HealthDay News — More than 5% of all incident cancers in 2012 were attributable to diabetes and high body mass index (BMI), according to a study published in The Lancet Diabetes & Endocrinology.

Jonathan Pearson-Stuttard, BMBCh, from Imperial College London, and colleagues estimated the population attributable fractions for 12 cancers worldwide. Comprehensive prevalence estimates of diabetes and BMI categories in 2002 were combined with relative risks from published estimates to quantify the contribution of diabetes and high BMI to site-specific cancers.

The researchers estimated that in 2012, 5.6% of all incident cancers were due to the combined effects of diabetes and high BMI, corresponding to 792,600 new cases. 

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Overall, 24.5% of liver cancer cases and 38.4% of endometrial cancer cases were due to these risk factors. About 4.5% of all incident cancers assessed were due to diabetes and high BMI combined, in the conservative scenario. High BMI was responsible for twice as many cancer cases as diabetes (544,300 vs 280,100 cases). Increases in the prevalence of these risk factors from 1980 to 2002 explained 26.1% of diabetes-related cancers and 31.9% of high BMI-related cancers.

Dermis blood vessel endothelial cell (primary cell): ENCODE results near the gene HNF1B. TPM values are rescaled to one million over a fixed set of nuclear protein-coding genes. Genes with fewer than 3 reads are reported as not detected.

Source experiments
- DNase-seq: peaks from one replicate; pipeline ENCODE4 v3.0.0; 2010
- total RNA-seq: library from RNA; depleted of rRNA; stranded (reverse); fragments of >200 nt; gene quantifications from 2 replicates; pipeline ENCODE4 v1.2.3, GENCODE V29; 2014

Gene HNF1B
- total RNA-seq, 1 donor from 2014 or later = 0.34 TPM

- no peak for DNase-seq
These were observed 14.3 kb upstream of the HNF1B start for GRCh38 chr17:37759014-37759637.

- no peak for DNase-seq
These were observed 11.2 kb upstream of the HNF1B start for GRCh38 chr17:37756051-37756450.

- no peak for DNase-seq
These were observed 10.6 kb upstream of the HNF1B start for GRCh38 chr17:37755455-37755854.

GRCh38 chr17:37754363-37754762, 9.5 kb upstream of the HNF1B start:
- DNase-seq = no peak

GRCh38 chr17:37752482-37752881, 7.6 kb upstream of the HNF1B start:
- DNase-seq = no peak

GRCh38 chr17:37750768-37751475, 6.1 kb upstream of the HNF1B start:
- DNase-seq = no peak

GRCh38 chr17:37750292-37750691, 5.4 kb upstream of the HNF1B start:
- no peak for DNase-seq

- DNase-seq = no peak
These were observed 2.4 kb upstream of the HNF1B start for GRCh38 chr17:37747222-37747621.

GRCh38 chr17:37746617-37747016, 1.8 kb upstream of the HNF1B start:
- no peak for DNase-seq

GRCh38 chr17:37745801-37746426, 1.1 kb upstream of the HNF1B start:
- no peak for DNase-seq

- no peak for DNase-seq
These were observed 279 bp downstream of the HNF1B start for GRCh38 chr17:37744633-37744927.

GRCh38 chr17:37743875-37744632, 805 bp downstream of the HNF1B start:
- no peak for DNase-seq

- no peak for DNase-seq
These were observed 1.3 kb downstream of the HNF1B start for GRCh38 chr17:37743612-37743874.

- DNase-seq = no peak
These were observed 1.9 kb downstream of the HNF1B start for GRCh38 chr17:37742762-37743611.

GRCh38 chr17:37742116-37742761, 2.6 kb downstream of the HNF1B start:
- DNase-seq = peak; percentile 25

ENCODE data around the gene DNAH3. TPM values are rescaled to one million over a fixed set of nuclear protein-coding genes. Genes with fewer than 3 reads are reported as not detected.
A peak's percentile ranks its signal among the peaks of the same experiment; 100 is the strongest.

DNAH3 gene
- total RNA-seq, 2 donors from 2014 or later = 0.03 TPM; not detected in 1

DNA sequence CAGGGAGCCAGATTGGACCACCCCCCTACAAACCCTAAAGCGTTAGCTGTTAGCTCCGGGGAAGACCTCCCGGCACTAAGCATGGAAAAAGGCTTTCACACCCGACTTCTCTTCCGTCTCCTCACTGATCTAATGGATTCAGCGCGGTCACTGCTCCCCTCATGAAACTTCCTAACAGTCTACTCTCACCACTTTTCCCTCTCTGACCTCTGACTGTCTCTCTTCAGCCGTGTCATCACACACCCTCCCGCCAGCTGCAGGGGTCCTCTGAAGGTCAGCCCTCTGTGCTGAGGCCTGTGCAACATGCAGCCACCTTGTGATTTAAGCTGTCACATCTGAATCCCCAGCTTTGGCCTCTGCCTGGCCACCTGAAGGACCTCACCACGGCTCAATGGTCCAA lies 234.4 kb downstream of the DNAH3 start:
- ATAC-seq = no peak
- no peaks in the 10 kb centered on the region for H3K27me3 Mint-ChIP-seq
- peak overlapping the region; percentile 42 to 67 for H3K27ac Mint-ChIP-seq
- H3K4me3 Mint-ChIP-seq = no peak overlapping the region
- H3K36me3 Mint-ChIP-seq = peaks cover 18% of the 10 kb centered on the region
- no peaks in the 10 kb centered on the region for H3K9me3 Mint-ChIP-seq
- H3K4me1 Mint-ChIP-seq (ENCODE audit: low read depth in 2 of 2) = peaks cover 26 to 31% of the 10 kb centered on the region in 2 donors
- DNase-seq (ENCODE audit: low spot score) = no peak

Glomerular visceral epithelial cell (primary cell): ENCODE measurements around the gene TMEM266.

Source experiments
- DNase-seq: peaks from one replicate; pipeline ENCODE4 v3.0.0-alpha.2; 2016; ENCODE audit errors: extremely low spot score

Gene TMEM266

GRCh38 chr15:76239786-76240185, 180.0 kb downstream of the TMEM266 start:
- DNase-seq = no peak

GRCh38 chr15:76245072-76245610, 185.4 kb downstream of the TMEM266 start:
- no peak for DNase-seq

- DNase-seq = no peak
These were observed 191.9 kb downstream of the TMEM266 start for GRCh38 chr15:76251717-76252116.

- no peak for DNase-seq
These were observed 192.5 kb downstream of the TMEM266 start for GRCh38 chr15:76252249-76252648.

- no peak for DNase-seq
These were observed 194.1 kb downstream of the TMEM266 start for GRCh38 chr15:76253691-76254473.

“As the prevalence of these cancer risk factors increases, clinical and public health efforts should focus on identifying optimal preventive and screening measures for whole populations and individual patients,” the authors write.

One author disclosed financial ties to AstraZeneca and several investment companies.

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Pearson-Stuttard J, Zhou B, Kontis V, et al. Worldwide burden of cancer attributable to diabetes and high body-mass index: a comparative risk assessment [published online November 28, 2017.] Lancet Diabetes Endocrinol. doi: 10.1016/S2213-8587(17)30366-2